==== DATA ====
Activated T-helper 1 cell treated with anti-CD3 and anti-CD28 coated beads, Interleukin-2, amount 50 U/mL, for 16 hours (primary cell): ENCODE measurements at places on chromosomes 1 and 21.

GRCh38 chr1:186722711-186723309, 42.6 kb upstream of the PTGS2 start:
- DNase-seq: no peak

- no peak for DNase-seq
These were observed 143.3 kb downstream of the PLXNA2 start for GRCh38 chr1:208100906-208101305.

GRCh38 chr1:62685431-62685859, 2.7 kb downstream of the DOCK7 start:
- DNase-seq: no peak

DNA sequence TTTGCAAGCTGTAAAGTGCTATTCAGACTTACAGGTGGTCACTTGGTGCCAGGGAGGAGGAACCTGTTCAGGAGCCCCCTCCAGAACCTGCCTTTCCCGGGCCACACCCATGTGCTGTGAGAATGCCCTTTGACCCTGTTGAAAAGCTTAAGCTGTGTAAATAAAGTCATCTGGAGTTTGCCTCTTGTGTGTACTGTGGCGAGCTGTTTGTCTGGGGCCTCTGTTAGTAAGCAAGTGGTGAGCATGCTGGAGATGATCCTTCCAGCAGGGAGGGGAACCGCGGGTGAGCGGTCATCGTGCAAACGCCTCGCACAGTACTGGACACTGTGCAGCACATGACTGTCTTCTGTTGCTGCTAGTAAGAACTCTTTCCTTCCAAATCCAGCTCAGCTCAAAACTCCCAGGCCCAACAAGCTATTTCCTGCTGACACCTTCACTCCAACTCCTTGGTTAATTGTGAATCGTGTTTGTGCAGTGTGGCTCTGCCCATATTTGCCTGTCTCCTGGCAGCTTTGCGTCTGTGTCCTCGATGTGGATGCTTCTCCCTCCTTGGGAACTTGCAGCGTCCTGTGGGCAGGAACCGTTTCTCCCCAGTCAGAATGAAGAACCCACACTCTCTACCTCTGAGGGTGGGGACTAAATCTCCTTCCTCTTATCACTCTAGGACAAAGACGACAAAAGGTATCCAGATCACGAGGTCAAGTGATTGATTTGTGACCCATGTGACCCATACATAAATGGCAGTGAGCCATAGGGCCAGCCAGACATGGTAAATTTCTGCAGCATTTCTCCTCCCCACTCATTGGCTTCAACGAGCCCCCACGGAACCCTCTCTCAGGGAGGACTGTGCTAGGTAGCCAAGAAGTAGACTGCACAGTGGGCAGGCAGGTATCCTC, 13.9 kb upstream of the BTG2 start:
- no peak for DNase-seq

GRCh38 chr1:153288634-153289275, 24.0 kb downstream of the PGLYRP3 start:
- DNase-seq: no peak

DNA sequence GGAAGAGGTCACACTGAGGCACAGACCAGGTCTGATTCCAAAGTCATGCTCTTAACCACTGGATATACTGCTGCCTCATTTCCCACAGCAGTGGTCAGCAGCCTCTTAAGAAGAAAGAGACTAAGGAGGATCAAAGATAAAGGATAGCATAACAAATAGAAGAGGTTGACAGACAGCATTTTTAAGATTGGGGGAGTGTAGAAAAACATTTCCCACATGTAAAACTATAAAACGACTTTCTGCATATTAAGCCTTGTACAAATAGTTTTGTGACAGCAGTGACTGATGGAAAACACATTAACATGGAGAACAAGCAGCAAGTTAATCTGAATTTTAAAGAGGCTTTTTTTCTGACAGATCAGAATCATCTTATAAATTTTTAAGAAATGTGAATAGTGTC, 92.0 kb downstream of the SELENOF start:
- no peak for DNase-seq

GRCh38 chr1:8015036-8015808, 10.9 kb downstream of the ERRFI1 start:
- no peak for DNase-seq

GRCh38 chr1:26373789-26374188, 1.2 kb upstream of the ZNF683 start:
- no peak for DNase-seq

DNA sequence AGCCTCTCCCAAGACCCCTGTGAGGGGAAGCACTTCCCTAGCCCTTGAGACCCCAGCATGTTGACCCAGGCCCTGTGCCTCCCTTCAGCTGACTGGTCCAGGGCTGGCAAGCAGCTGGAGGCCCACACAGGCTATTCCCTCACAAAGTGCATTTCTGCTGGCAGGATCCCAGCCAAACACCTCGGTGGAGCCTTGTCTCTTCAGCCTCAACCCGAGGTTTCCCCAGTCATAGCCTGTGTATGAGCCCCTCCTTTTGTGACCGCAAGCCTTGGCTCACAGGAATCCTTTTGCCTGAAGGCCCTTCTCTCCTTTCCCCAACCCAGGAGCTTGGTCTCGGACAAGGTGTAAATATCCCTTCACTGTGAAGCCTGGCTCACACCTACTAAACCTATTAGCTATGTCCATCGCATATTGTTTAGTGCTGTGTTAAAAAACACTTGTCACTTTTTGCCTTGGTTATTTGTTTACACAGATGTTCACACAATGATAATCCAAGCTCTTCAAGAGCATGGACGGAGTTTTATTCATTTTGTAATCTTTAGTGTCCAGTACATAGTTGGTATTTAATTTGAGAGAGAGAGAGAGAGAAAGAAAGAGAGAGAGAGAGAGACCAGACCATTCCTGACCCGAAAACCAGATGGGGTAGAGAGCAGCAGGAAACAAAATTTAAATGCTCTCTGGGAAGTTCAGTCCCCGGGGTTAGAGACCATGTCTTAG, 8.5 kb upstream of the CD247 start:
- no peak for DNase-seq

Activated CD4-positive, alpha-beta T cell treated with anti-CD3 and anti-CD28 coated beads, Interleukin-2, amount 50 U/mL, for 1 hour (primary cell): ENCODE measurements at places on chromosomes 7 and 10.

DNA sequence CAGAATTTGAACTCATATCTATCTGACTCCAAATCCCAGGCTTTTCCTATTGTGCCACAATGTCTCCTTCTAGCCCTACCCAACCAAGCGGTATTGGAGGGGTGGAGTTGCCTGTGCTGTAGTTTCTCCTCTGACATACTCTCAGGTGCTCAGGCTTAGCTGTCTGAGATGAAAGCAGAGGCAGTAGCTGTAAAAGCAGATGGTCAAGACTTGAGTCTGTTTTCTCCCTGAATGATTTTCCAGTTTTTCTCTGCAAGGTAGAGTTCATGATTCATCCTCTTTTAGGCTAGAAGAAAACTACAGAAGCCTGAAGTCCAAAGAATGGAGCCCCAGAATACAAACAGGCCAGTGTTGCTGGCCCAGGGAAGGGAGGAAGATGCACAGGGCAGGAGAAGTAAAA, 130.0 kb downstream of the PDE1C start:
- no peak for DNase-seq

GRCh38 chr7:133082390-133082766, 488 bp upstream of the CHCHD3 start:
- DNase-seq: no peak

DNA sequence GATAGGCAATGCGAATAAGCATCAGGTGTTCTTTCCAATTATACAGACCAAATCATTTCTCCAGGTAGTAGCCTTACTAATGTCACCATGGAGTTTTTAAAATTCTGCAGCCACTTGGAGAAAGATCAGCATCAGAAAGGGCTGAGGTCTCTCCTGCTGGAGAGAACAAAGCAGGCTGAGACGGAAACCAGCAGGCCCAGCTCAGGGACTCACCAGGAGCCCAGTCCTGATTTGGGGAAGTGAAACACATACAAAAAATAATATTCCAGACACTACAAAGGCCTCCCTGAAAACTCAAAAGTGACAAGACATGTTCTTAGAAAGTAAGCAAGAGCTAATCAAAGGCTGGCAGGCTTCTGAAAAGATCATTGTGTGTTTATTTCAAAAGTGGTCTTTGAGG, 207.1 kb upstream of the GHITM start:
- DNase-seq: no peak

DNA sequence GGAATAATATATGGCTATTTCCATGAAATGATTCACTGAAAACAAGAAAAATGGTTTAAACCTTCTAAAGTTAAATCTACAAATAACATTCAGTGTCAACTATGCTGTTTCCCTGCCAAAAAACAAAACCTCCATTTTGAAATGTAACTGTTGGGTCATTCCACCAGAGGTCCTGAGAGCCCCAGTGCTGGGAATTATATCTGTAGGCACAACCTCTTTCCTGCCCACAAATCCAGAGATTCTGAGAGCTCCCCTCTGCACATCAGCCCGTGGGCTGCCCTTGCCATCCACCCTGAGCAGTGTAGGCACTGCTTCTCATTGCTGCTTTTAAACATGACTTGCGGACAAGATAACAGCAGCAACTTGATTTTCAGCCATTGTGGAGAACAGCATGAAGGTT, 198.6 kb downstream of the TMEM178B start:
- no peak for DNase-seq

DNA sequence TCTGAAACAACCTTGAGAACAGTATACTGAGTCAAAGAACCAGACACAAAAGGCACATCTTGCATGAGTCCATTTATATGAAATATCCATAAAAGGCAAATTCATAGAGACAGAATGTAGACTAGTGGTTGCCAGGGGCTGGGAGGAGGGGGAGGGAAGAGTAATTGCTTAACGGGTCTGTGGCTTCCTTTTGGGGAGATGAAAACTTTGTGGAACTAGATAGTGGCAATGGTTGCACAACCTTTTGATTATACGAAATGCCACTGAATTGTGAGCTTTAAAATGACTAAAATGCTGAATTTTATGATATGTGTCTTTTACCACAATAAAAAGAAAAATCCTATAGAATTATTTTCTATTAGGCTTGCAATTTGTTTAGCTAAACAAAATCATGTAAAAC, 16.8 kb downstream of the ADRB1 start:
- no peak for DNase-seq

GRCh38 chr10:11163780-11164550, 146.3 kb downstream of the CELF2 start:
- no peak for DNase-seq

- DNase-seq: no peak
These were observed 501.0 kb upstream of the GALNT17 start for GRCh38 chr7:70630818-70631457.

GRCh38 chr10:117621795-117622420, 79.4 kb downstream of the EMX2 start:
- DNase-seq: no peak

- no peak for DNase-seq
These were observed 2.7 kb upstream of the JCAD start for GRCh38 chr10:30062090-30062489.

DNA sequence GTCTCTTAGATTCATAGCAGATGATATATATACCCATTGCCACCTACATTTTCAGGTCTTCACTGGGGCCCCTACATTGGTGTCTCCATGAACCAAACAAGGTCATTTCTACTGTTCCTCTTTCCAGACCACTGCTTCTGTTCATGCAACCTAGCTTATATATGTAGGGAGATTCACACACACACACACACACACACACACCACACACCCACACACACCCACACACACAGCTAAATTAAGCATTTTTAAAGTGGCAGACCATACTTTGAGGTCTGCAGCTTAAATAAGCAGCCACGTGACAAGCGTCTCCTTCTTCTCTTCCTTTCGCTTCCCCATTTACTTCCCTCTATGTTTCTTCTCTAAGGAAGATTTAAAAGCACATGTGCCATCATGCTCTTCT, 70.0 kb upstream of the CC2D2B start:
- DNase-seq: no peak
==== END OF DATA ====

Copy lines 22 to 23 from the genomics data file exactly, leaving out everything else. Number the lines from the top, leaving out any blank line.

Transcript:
- no peak for DNase-seq

GRCh38 chr7:133082390-133082766, 488 bp upstream of the CHCHD3 start: